Democrats are waiting. They’re waiting to see if Paul Broun is the Republican nominee for the Senate in Georgia. They’re waiting to see if challenger Matt Bevin and the Senate Conservatives Fund lacerate Senate minority leader Mitch McConnell sufficiently in Kentucky’s Republican primary to make him vulnerable in the general election against Democrat Alison Lundergan Grimes. They’re waiting to see if Republicans nominate beatable Senate candidates in Alaska, North Carolina, Mississippi, Louisiana, and Colorado.

They’re waiting because they’ve all but given up on holding the Senate in the November midterm elections on their own. Their candidates—especially the four incumbents in states won by Mitt Romney in 2012—are too compromised by their ties to President Obama and their votes for Obamacare. To retain the Senate, Democrats require the help of Republican primary voters. And they may get it.

The GOP is likely to gain four or five Senate seats just for the asking, the political environment being so poisonous for Democrats. But that would leave the Senate in Democratic majority leader Harry Reid’s hands. Republicans must net at least six seats to take control of the Senate. But they can’t manage this if they give away winnable seats.

Take Georgia. Democrat Michelle Nunn, the daughter of former senator Sam Nunn, “is proving to be perhaps the best Democratic challenger of the cycle,” Jennifer Duffy of the Cook Political Report wrote last week. But it’s not as if Nunn is campaigning aggressively. She is biding her time, talking up bipartisanship and how she worked with President George W. Bush on volunteerism.

Winning in Georgia, a red state, is difficult for Democrats. Nunn wouldn’t have a chance—and probably wouldn’t be a candidate—if Republican incumbent Saxby Chambliss were running for reelection. But he’s retiring, creating an open seat. To win, Nunn must avoid becoming the issue. Her GOP opponent must be. That’s why Democrats are praying that Broun or his House colleague Phil Gingrey wins the Republican nomination—especially Broun. He’s given to exotic statements the media like to feast on. And without a Republican opponent who makes himself the issue, Nunn is toast. GOP primary voters should keep this in mind. Either secretary of state Karen Handel or congressman Jack Kingston would be a tough Republican for Nunn to beat.

Or take Kentucky. The impatient wing of the Republican right has an outsized dislike of McConnell, as if he (rather than Reid or President Obama) were the problem in Washington. True, he’s no Ted Cruz. McConnell is a cautious leader, skeptical of rash steps by Republicans so long as Democrats control the Senate, the White House, and the media. He opposes shutting down the government and threatening to block an increase in the debt limit since both hurt the Republican cause.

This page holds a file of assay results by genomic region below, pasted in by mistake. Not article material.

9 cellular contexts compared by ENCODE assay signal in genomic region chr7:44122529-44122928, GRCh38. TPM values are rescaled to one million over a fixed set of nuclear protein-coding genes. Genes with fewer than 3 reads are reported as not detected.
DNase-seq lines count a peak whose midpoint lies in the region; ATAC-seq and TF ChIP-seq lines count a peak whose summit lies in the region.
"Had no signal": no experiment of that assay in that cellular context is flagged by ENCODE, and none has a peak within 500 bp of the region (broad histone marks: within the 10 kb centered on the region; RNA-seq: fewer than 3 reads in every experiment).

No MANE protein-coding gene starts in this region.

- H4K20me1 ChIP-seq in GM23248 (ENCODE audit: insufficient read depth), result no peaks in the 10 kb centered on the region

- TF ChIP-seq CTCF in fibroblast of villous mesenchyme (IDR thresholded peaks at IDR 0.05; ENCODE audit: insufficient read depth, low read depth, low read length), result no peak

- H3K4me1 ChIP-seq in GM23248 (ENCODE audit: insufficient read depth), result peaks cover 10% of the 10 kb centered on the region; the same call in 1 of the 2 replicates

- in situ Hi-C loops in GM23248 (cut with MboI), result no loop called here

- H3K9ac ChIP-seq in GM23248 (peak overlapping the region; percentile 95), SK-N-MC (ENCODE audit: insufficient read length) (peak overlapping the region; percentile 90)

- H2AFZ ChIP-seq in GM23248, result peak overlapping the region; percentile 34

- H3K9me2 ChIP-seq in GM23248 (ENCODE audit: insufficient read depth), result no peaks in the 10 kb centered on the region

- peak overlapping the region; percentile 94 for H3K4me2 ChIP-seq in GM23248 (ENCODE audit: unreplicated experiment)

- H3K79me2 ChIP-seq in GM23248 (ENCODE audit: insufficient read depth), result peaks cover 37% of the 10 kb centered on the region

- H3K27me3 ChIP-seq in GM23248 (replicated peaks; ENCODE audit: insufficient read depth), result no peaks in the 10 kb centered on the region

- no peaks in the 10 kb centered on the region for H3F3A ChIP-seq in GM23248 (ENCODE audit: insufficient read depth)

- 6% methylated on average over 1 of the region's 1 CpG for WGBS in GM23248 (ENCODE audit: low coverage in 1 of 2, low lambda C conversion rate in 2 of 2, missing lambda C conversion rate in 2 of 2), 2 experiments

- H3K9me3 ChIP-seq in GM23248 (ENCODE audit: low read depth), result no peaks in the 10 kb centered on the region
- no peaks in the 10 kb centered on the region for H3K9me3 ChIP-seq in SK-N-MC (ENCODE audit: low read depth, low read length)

In a pinch, however, McConnell is invariably summoned to bail out Republicans. And here he’s a master of the inside game. He negotiated the two-year extension of the Bush tax cuts in 2010 (despite a new president who’d campaigned on raising taxes) and the fiscal cliff deal that made those tax cuts permanent for everyone earning less than $400,000. And he’s responsible for the Budget Control Act of 2011 that included the sequester and actually cut spending.

Yet some Republicans are willing to sacrifice McConnell to the gods of zealotry, even if that means losing a Republican seat and jeopardizing the prospects for capturing the Senate. Nearly $2 million has been spent, most of it by the Senate Conservatives Fund, to malign McConnell. And instead of electing a marginally more conservative Republican like Bevin, the more likely outcome is giving up the seat to a Democrat.

Losing GOP seats in Georgia and Kentucky might not prevent Republicans from grabbing the Senate. But it would surely reduce the odds that now favor a GOP takeover. Why take that risk? Bitter primaries with months of name-calling are loved by the press. But they don’t help the candidate who wins the nomination—quite the contrary.

State senator Owen Hill, running for the Republican Senate nomination in Colorado, set a gracious example when congressman Cory Gardner entered the race a month ago. Hill was understandably unhappy with the deal between Gardner and then-Senate candidate Ken Buck, who switched to seek Gardner’s House seat. But Hill bowed to reality.

“Gardner has the best chance of defeating [Democratic incumbent] Mark Udall in November, and I pray he does,” Hill said in dropping out. Polls show Gardner in a tie with Udall.

Lesser GOP candidates in races against other Democratic senators should ponder Hill’s move. Would a primary fist fight in New Hampshire focused on small ideological differences help the likely nominee, ex-Massachusetts senator Scott Brown, defeat Democratic senator Jeanne Shaheen? Hardly. The same is true in Louisiana, where Representative Bill Cassidy leads Democratic senator Mary Landrieu in polls, but still faces a primary foe, Rob Maness, backed by the Senate Conservatives Fund.

Margaret Thatcher’s famous dictum “First you win the argument, then you win the vote” is quoted by Republicans who back candidates more vocally conservative than the likely nominee. Her rule might have applied when conservatives were running against liberal Republicans in the 1970s and 1980s. It doesn’t any more.

The argument has been won. The gamut of Republican incumbents and candidates for Congress now runs from quite conservative to very conservative. They believe in smaller government, less spending, fewer regulations, strong defense .  .  . you know the rest. Yes, there are a few exceptions. But Mitch McConnell isn’t one of them.

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